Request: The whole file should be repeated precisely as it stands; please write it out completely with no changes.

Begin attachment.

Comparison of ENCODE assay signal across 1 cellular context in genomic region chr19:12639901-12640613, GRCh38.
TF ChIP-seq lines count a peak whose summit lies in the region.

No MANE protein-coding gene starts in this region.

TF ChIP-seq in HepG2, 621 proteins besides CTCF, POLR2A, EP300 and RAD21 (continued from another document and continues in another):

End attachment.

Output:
Comparison of ENCODE assay signal across 1 cellular context in genomic region chr19:12639901-12640613, GRCh38.
TF ChIP-seq lines count a peak whose summit lies in the region.

No MANE protein-coding gene starts in this region.

TF ChIP-seq in HepG2, 621 proteins besides CTCF, POLR2A, EP300 and RAD21 (continued from another document and continues in another):